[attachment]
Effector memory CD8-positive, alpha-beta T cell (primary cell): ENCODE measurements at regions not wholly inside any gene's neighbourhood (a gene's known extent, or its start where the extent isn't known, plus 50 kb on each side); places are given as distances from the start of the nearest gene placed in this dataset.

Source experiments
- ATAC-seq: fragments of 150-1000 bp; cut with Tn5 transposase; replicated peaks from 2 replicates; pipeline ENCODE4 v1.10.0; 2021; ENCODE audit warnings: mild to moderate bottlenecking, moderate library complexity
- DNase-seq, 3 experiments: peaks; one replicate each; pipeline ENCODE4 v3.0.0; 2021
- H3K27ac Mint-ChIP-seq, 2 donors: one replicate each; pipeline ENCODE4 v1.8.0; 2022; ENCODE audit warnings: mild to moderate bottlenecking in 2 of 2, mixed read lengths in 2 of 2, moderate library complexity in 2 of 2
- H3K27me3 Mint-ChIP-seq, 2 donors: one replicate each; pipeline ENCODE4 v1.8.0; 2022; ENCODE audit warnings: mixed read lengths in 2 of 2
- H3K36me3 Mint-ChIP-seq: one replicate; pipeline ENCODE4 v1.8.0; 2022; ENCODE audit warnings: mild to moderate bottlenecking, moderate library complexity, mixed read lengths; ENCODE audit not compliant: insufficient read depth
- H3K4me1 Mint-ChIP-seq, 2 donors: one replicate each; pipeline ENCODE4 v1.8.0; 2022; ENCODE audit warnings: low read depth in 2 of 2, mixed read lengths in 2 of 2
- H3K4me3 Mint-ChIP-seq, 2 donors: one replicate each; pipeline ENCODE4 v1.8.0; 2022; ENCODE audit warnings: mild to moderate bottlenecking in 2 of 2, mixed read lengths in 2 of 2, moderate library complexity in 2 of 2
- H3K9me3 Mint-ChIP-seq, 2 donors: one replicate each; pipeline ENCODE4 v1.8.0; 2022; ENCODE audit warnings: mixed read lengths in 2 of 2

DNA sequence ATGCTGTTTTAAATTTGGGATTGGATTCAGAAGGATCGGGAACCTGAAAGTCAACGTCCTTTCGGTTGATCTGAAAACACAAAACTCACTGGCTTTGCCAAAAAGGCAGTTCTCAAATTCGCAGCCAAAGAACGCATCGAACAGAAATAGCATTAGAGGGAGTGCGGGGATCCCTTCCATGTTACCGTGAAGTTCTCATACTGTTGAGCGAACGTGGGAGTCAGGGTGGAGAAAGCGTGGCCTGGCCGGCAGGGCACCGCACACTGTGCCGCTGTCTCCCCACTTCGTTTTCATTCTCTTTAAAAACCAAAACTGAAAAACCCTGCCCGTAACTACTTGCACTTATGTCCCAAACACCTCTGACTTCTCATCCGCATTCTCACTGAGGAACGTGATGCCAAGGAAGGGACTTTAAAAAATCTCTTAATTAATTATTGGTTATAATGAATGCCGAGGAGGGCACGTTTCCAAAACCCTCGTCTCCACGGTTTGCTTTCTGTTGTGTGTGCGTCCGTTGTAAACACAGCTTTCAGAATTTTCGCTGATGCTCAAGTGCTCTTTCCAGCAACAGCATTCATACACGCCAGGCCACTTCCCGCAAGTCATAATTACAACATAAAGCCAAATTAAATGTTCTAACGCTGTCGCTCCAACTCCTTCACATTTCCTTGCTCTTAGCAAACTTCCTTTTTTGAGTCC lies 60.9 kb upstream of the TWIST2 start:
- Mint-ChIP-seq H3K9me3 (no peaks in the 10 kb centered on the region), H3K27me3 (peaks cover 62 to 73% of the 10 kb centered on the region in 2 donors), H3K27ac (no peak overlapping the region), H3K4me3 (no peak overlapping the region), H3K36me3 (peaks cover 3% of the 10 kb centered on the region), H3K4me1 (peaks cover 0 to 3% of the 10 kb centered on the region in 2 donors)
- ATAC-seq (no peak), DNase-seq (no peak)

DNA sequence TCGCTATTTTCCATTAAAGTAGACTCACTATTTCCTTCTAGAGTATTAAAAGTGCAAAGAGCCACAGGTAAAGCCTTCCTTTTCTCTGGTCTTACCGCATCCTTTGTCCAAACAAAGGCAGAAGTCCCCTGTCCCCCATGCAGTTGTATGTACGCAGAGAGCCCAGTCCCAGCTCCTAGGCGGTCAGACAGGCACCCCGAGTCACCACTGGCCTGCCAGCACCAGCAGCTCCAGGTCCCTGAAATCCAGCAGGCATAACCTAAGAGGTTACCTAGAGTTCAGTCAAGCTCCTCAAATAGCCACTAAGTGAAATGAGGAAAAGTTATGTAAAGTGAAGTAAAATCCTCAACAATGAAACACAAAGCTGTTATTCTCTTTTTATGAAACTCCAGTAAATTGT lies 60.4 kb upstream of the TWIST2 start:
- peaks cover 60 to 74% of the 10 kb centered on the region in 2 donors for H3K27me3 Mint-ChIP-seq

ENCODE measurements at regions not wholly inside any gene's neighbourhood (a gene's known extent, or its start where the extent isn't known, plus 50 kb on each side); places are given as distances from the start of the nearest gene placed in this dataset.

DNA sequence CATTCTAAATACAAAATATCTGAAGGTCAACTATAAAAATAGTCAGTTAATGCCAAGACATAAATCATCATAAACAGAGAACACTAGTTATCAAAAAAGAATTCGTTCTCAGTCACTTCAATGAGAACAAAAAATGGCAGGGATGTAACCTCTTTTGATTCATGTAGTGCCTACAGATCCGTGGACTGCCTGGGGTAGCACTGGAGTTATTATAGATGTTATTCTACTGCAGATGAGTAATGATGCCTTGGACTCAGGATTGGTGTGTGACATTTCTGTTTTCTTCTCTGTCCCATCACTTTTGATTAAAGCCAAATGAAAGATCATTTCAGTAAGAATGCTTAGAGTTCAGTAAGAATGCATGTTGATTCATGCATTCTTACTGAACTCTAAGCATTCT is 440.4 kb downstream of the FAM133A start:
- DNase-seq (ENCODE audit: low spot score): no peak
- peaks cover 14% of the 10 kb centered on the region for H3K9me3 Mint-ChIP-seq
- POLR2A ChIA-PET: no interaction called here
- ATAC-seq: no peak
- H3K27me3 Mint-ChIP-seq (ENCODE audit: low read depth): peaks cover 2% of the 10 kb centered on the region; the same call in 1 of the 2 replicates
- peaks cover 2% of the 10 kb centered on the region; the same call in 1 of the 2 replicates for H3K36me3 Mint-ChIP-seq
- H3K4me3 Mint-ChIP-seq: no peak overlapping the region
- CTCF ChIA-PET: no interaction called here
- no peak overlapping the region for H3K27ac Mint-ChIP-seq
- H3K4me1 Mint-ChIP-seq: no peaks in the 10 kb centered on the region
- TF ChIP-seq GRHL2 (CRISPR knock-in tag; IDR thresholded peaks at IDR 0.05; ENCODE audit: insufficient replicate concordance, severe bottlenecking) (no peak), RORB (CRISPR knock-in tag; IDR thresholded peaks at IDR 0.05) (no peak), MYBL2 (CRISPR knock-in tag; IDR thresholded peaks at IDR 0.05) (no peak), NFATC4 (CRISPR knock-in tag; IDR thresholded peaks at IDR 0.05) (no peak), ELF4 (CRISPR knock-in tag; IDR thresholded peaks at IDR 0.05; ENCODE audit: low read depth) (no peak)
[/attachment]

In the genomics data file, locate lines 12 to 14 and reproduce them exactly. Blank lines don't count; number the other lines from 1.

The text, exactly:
- Mint-ChIP-seq H3K9me3 (no peaks in the 10 kb centered on the region), H3K27me3 (peaks cover 62 to 73% of the 10 kb centered on the region in 2 donors), H3K27ac (no peak overlapping the region), H3K4me3 (no peak overlapping the region), H3K36me3 (peaks cover 3% of the 10 kb centered on the region), H3K4me1 (peaks cover 0 to 3% of the 10 kb centered on the region in 2 donors)
- ATAC-seq (no peak), DNase-seq (no peak)

DNA sequence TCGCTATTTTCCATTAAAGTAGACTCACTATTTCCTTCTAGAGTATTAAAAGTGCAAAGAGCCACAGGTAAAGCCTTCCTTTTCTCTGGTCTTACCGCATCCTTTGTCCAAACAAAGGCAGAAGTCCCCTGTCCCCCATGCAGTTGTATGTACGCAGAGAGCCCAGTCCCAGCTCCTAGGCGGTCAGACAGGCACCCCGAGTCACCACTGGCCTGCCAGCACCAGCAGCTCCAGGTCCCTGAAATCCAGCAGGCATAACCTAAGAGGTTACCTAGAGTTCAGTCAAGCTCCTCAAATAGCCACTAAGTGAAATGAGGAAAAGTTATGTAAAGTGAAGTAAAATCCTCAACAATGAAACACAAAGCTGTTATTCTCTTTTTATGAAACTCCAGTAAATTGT lies 60.4 kb upstream of the TWIST2 start: